‘An Age of Confidence’ – Photographs by Bedford Lemere & Co – Lady Lever Art Gallery
A century ago Britain led the world with booming industries, powerful commercial links and a supreme navy – all reflected in the remarkable photographs of Bedford Lemere & Co.
Liverpool was the second city of the British Empire and its bustling docks, crowded offices and noisy factories closely echoed London and other ports and cities.
An Age of Confidence: Photographs by Bedford Lemere & Co 27 January – 7 May 2012 at the Lady Lever Art Gallery features 43 fascinating framed images giving a deep insight into a vanished world.
London–based Bedford Lemere & Co was the leading architectural photography company in England for 50 years. Its clients included many of the top architects, designers, industrialists and retailers of the day.
The wealth of late Victorian and Edwardian Liverpool often brought the company’s photographers to Merseyside – it was the firm’s second-most photographed location.
Bedford Lemere, who established his company in 1861, and his son Harry were outstanding technical photographers. They and their small team produced images of exceptional quality, depth and sharpness with large glass plate negatives.
They were innovative and pioneered a new photographic genre by exploiting the market for images of new buildings reflecting their high quality of construction and design.
All the images in the exhibition are from the Bedford Lemere & Co Collection held in the public archive of English Heritage.
Sandra Penketh, head of Lady Lever Art Gallery, says: “These brilliant photographs demonstrate clearly how the reputation of the company rested above all on the quality of its work. They have a depth and clarity which invites the viewer to enter.”
Bedford Lemere & Co’s photographs reflect the air of confidence that permeated most sections of British society – rich and poor, young and old. Nothing seemed impossible and the buildings and structures of the period reflected that sense of certainty.
Bidston Court, Vyner Road South, Wirral (1894): A group of smartly-dressed people in a horse-drawn coach outside the half-timbered mansion built for the soap manufacturer Robert Hudson in 1891. In 1929 the house was dismantled and moved several miles to Frankby. It was reassembled and renamed Hill Bark, now a hotel.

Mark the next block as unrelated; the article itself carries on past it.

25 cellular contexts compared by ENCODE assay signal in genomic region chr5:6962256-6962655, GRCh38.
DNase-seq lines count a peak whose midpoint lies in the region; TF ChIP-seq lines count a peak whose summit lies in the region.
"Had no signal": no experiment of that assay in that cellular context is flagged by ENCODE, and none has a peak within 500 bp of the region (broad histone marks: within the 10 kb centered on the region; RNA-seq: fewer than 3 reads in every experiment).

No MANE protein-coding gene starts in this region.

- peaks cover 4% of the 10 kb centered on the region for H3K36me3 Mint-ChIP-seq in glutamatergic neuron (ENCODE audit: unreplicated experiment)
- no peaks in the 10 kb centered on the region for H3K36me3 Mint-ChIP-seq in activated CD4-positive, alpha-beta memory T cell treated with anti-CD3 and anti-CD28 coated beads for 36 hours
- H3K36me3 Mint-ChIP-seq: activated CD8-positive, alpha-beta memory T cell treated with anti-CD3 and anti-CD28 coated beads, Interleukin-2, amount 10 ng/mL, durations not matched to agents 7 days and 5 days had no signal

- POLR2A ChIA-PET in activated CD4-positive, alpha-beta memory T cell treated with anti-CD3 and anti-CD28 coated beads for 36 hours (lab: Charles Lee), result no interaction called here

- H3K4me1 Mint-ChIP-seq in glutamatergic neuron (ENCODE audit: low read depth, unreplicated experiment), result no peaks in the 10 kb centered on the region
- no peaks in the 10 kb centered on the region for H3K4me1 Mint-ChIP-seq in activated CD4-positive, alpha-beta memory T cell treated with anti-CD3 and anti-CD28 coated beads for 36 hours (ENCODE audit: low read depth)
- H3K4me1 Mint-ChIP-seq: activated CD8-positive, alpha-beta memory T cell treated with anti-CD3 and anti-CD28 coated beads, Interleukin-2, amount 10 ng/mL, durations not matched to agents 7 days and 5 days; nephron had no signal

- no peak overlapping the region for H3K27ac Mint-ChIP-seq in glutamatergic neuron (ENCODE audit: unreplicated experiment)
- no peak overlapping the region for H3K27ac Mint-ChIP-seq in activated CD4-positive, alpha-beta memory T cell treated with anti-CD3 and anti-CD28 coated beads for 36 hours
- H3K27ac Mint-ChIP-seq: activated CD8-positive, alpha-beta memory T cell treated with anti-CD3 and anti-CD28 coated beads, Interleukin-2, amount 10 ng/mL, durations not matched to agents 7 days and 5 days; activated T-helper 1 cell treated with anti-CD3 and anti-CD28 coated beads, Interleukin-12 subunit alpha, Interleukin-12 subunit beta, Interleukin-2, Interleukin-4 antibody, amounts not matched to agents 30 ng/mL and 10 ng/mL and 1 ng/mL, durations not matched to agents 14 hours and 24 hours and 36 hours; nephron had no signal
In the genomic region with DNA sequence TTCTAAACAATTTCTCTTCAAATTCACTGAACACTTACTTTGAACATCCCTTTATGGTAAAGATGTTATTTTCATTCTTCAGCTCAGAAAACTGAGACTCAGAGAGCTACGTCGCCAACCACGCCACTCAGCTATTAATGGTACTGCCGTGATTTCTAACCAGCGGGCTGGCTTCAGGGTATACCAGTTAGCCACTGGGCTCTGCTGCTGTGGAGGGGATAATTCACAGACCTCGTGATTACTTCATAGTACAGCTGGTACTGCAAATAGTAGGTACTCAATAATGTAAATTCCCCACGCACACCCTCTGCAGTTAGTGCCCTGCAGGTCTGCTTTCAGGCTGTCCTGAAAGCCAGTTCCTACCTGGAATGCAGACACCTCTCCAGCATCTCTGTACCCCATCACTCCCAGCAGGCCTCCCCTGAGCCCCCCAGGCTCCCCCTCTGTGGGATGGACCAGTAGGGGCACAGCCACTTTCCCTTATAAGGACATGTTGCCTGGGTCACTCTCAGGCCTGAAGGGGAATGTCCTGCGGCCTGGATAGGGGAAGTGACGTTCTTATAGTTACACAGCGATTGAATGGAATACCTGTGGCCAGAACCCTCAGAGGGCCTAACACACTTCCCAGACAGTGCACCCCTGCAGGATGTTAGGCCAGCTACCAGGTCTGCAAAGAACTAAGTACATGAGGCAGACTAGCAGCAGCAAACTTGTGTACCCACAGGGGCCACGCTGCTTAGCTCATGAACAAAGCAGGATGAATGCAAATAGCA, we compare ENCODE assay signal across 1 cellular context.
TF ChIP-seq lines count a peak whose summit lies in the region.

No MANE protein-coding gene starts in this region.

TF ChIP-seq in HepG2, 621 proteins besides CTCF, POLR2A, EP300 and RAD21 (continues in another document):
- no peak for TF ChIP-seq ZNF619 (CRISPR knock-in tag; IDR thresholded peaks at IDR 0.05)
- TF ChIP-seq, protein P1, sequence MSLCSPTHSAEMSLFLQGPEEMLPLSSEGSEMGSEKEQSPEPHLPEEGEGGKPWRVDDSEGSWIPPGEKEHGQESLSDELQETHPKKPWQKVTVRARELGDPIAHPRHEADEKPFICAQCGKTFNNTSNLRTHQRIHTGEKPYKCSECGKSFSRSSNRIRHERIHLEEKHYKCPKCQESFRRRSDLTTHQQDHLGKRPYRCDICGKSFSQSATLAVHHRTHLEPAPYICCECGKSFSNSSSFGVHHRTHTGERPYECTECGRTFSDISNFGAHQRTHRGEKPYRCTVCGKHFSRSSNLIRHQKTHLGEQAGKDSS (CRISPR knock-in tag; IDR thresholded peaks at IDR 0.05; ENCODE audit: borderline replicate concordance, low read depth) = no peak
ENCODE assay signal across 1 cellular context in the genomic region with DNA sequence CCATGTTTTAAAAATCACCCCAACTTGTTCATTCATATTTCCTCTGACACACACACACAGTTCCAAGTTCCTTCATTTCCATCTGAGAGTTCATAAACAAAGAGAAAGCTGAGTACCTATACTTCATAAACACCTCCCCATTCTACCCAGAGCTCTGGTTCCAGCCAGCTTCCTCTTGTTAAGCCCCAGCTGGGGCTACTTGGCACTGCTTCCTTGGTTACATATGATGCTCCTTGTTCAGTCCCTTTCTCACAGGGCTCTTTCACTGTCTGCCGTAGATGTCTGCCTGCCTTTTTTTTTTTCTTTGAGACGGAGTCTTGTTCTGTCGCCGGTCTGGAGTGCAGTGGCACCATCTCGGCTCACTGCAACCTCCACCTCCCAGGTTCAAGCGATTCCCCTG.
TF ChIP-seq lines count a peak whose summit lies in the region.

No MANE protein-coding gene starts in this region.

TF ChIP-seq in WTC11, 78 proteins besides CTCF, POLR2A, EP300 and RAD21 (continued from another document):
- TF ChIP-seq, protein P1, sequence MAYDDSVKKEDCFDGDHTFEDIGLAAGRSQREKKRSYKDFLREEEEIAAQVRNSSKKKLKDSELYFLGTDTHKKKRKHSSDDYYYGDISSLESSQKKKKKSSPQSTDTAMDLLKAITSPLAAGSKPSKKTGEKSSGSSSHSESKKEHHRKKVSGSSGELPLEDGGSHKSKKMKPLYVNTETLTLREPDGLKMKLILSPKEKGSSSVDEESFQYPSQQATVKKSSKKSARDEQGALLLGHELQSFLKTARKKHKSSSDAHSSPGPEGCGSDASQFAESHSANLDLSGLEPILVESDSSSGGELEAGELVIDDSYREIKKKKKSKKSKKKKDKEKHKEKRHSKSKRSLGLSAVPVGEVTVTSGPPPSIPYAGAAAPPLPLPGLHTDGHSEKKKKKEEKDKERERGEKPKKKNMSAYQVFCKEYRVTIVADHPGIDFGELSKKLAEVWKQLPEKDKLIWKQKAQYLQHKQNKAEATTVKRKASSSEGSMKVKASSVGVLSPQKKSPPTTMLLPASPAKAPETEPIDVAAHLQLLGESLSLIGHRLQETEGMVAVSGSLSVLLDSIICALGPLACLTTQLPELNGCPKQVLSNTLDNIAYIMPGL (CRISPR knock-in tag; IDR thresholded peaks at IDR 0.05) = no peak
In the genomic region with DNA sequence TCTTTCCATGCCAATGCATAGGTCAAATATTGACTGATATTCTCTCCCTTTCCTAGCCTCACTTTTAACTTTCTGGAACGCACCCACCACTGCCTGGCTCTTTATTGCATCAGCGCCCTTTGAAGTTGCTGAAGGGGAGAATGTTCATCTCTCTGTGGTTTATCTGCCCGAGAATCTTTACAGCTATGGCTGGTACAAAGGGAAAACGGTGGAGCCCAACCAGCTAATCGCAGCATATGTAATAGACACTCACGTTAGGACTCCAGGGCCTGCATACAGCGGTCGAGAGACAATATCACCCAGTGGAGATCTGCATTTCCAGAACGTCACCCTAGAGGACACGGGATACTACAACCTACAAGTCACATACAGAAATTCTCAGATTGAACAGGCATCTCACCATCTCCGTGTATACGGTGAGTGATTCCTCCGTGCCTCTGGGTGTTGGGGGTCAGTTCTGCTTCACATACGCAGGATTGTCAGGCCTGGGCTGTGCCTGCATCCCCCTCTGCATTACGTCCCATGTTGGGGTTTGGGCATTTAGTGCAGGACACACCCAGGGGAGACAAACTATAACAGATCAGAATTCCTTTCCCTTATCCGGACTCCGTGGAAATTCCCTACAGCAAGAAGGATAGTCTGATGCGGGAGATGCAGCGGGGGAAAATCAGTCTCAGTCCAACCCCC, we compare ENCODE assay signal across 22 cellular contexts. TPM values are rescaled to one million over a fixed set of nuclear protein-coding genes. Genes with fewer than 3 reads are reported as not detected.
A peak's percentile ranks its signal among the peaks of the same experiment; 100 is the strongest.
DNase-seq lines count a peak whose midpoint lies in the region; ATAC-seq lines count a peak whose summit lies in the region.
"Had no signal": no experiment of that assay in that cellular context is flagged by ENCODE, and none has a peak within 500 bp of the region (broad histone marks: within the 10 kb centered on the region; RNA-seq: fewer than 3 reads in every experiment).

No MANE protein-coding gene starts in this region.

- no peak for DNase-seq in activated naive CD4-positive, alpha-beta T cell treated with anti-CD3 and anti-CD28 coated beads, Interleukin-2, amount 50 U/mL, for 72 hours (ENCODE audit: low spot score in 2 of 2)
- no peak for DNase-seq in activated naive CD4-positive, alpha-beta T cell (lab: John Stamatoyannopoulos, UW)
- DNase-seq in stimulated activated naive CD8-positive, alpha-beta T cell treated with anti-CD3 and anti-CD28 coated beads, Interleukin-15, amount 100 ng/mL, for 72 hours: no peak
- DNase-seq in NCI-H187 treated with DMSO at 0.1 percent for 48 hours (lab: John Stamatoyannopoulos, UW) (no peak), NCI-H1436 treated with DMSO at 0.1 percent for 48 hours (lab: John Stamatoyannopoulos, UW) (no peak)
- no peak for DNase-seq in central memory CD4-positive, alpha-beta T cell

Artist Lord Leighton’s studio, London (1895): There are several of Leighton’s paintings in the Lady Lever Art Gallery collections include the huge panoramic Daphnephoria. Leighton’s house and studio is preserved and open to the public.
Sunlight Soap Works, Wirral (1897): Workers are seen busy in the packing room. The output of William Hesketh Lever’s soap business rose from 3,000 tons a year in 1886 to more than 14,000 tons four years later. Production continued to grow for years at a similar rate, led by Lever’s best-selling Sunlight Soap here being packed for despatch.
The Arcade, 81- 89 Lord Street, Liverpool (1901): Designed by the Birkenhead-born architect Walter Aubrey Thomas who also designed the Royal Liver Building. The Arcade comprised street-front offices and shops with an ornately-decorated shopping arcade behind.
Trading Hall, Liverpool Cotton Exchange, Old Hall Street, Liverpool, (1907): The Cotton Exchange was built in 1906 to the designs of Matear and Simon, who also commissioned this photograph. The surviving part of the building is now used as offices.
Portrait of architect R Frank Atkinson and his family (1912): Taken around the time the Atkinson-designed house Redcot was photographed by Bedford Lemere & Co at Blundellsands, Liverpool.
The orchestra at the Adelphi Hotel, Liverpool (1914): In this photograph of the hotel’s resident orchestra, the conductor – Señor José Gomez – is distinguished by his baton, white waistcoat and tie. Señor Gomez commissioned this photograph during Harry Lemere’s visit.
High Explosives performance troupe, Bootle (1917): Women munition workers dress up in comic Pierrot costumes for a performance similar to those popular in seaside resorts and music halls. This picture demonstrates how people let off steam during the First World War. More …
White star liner Olympic – sister of Titanic – looking aft (1920): The White Star Line originated in Liverpool and was re-established by Thomas Ismay in 1867. A partnership was struck with the Belfast shipbuilders Harland and Wolff, who built the Olympic class lines to rival those of White Star’s competitor Cunard.
The exhibition is organised in collaboration with English Heritage.
Image: Detail of ‘Packing Room, Sunlight Soap Works, Port Sunlight, Wirral’ (1897). Reproduced by permission of English Heritage.